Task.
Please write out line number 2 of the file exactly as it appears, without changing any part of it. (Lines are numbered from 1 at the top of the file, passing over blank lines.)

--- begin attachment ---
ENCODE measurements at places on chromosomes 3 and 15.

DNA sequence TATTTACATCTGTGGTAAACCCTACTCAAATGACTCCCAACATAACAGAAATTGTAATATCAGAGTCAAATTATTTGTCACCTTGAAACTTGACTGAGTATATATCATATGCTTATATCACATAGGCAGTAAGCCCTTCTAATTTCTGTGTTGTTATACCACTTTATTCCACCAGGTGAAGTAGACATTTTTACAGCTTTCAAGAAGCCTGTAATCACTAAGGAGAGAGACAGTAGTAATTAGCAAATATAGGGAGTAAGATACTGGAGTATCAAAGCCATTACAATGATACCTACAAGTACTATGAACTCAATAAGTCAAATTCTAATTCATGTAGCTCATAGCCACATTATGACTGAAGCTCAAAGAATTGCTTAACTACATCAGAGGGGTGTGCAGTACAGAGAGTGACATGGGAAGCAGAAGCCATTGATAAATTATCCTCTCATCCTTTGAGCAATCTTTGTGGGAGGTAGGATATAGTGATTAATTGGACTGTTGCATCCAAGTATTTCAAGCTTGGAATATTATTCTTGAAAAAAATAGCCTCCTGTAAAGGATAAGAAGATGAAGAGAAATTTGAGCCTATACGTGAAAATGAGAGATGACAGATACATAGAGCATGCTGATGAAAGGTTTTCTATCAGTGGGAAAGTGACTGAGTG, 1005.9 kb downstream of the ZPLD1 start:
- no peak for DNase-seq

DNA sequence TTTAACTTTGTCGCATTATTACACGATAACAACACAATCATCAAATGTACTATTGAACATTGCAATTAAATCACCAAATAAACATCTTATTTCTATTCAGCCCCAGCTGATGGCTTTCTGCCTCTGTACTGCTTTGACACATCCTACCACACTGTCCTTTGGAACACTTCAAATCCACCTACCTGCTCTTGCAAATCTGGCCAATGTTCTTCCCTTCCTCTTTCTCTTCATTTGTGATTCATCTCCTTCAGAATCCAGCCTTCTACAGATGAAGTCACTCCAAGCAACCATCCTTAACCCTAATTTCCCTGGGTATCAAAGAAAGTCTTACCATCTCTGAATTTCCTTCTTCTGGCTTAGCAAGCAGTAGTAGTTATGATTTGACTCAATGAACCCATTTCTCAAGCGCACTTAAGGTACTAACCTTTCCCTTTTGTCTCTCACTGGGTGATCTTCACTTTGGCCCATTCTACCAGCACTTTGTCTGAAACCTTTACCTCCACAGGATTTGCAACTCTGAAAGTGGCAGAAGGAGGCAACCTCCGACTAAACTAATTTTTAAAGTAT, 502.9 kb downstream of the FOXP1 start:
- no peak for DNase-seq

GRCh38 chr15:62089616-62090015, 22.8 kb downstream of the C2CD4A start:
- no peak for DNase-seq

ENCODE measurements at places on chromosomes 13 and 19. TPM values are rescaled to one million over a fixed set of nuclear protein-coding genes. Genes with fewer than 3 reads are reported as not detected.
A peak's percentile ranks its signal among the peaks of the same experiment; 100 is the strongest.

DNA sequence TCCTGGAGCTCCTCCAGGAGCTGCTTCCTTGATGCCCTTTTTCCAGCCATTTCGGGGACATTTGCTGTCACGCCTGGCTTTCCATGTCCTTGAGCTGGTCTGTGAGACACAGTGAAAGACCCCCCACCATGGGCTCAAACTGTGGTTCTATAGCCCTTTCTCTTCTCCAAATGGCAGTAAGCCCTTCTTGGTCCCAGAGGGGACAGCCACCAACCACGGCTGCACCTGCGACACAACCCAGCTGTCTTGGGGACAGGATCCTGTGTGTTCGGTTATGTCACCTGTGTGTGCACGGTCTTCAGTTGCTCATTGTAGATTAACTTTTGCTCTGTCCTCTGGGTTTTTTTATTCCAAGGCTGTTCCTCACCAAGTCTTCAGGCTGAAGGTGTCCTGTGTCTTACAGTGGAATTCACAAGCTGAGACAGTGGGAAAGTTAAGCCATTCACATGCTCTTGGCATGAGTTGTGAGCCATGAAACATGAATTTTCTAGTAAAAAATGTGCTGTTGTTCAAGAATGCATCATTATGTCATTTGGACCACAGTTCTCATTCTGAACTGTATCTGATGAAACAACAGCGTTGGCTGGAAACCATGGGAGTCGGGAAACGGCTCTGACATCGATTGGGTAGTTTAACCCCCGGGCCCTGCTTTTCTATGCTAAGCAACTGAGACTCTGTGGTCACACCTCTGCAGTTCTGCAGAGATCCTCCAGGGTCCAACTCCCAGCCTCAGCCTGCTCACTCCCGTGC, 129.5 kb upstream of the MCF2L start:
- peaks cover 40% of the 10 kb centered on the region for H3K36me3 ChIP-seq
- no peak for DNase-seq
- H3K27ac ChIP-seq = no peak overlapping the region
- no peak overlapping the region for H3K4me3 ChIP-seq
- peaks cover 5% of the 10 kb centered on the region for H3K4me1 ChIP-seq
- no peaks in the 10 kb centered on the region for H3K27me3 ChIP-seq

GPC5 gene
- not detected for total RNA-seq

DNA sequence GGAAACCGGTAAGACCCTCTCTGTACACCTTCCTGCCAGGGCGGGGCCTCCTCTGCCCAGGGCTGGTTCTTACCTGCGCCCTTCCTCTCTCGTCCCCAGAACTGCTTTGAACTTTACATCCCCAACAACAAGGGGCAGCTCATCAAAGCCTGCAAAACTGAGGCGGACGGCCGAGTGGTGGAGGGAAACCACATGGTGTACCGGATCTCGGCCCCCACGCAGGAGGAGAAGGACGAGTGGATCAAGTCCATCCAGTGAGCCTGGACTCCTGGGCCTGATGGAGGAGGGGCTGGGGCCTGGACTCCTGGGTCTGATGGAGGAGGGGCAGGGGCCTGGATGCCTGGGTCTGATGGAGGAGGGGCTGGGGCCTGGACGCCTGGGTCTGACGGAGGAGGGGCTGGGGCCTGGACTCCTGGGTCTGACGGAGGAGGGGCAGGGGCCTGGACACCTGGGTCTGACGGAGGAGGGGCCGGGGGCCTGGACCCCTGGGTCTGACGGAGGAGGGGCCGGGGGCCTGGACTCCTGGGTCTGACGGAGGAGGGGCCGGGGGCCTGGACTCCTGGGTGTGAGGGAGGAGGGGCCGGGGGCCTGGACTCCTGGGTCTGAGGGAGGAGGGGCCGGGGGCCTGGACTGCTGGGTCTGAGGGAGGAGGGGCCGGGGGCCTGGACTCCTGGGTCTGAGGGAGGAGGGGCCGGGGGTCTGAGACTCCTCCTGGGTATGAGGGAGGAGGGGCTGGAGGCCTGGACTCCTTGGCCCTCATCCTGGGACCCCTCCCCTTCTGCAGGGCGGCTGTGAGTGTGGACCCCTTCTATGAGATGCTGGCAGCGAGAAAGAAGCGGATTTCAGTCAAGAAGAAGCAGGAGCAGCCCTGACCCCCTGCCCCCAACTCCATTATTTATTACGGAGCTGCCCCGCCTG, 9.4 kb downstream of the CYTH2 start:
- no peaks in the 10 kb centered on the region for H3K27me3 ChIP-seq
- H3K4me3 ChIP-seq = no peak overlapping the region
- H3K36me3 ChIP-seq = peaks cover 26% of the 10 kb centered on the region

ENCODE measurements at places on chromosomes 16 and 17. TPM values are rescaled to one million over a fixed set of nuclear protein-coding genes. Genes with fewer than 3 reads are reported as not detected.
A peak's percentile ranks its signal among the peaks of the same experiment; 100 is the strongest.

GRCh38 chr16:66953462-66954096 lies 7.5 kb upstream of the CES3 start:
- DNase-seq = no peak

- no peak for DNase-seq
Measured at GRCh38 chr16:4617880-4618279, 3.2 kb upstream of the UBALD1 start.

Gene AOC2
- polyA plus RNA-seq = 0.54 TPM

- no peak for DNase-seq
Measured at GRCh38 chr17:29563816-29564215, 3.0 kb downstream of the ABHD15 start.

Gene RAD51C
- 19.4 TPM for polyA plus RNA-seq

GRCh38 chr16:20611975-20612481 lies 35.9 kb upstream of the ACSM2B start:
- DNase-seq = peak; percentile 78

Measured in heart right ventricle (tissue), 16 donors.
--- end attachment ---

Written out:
DNA sequence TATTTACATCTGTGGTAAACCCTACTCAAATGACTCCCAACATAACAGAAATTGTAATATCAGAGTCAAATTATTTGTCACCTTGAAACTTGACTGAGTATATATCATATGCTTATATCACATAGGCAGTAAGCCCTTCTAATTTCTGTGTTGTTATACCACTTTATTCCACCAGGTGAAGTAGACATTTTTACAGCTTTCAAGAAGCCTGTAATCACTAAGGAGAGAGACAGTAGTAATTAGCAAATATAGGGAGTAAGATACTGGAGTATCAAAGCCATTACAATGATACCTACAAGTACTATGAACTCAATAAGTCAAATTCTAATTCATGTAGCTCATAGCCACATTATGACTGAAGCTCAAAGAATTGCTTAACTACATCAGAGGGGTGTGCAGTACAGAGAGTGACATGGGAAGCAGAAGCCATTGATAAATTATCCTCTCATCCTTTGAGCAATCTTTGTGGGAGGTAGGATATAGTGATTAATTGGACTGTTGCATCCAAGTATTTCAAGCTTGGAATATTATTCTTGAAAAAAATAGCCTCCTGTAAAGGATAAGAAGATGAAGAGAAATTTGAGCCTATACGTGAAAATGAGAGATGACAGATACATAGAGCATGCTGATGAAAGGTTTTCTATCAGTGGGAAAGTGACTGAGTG, 1005.9 kb downstream of the ZPLD1 start: